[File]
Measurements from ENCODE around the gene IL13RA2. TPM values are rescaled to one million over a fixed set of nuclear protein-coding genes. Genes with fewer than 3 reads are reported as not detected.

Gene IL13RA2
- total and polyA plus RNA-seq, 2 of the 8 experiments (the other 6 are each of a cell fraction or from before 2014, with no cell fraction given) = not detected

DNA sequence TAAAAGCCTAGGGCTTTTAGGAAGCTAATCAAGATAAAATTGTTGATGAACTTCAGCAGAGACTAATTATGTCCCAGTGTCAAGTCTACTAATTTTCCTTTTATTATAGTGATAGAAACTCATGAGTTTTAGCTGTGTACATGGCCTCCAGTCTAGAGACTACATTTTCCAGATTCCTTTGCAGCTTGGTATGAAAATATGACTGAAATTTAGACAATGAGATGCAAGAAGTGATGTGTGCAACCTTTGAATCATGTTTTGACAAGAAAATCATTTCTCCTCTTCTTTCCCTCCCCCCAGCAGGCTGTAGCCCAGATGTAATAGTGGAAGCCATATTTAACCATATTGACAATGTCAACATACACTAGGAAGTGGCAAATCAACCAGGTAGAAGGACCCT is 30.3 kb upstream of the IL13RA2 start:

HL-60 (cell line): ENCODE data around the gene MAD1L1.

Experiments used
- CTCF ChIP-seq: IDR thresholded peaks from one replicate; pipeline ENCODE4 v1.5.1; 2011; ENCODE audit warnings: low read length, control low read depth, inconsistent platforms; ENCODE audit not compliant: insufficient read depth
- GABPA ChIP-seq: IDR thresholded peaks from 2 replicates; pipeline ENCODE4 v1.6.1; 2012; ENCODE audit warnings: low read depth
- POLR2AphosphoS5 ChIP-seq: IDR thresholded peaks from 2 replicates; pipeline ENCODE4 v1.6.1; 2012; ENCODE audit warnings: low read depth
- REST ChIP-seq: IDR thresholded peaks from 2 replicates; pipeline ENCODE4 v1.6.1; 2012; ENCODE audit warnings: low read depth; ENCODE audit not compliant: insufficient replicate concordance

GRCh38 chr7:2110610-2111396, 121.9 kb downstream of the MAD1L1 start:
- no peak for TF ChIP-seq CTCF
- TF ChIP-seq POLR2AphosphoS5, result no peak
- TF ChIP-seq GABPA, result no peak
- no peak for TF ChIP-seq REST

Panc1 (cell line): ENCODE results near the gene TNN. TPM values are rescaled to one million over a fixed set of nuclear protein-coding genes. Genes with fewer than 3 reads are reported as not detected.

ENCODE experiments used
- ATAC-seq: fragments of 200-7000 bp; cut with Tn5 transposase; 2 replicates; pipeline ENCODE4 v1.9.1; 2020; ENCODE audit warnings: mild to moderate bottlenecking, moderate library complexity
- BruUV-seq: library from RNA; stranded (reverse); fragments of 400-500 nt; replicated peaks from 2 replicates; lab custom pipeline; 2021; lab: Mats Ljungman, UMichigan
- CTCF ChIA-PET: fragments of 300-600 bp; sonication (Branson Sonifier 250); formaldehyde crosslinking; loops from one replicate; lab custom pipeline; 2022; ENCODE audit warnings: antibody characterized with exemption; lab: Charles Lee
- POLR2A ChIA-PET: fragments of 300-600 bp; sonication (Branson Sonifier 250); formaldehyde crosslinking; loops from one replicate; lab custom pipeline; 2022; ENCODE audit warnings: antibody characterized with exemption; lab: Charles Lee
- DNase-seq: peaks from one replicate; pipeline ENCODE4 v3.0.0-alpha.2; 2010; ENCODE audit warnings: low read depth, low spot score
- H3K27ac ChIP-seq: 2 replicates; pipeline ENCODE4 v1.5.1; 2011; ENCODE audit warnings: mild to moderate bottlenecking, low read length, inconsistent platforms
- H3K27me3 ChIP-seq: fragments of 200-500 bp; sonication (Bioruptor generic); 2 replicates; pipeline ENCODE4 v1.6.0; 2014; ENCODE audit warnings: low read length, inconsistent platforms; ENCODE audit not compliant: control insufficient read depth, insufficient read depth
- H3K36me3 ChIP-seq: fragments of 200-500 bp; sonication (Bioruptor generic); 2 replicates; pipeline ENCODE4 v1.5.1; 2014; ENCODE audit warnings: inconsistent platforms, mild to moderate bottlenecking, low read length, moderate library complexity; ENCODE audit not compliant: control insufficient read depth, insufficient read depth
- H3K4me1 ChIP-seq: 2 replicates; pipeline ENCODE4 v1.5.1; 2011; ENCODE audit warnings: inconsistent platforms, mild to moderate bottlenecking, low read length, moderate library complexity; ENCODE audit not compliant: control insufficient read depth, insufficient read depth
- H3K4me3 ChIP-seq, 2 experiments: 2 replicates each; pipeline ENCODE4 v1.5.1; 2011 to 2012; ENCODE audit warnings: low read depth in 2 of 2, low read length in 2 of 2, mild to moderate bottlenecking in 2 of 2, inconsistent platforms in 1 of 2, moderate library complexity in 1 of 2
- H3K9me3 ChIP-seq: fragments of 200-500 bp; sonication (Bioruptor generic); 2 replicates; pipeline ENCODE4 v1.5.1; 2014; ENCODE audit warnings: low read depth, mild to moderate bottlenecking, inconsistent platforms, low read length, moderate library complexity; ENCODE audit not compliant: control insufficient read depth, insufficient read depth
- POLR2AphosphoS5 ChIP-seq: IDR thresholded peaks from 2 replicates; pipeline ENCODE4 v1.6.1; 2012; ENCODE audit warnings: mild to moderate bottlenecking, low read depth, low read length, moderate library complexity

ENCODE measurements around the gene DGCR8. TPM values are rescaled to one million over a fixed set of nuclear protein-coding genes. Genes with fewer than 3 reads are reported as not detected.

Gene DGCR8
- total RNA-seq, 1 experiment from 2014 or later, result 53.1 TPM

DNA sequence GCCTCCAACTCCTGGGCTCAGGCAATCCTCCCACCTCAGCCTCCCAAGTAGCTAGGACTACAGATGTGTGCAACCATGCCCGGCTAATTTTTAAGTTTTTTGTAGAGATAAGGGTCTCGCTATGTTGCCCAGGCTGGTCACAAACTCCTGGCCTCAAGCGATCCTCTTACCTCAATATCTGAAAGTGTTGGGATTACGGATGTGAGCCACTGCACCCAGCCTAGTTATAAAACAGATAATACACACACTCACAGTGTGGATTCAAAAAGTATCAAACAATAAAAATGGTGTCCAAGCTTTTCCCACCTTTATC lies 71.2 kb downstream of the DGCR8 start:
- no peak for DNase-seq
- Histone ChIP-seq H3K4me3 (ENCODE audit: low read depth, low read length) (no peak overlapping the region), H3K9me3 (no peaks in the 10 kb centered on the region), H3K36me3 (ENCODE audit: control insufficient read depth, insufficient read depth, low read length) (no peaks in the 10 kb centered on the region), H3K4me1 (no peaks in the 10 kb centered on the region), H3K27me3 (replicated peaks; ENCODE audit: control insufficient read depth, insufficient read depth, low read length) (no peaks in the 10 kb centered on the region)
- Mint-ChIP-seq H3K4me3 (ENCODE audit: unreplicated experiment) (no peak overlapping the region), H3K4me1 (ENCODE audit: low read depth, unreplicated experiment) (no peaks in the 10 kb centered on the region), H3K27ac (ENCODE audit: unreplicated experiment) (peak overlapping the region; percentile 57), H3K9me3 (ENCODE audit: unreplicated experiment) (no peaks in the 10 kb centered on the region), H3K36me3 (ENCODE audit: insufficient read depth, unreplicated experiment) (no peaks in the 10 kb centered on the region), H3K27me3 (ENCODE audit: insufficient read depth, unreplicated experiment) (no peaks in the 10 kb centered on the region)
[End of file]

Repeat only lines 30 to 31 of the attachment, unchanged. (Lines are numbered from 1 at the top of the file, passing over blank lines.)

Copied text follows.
ENCODE measurements around the gene DGCR8. TPM values are rescaled to one million over a fixed set of nuclear protein-coding genes. Genes with fewer than 3 reads are reported as not detected.

Gene DGCR8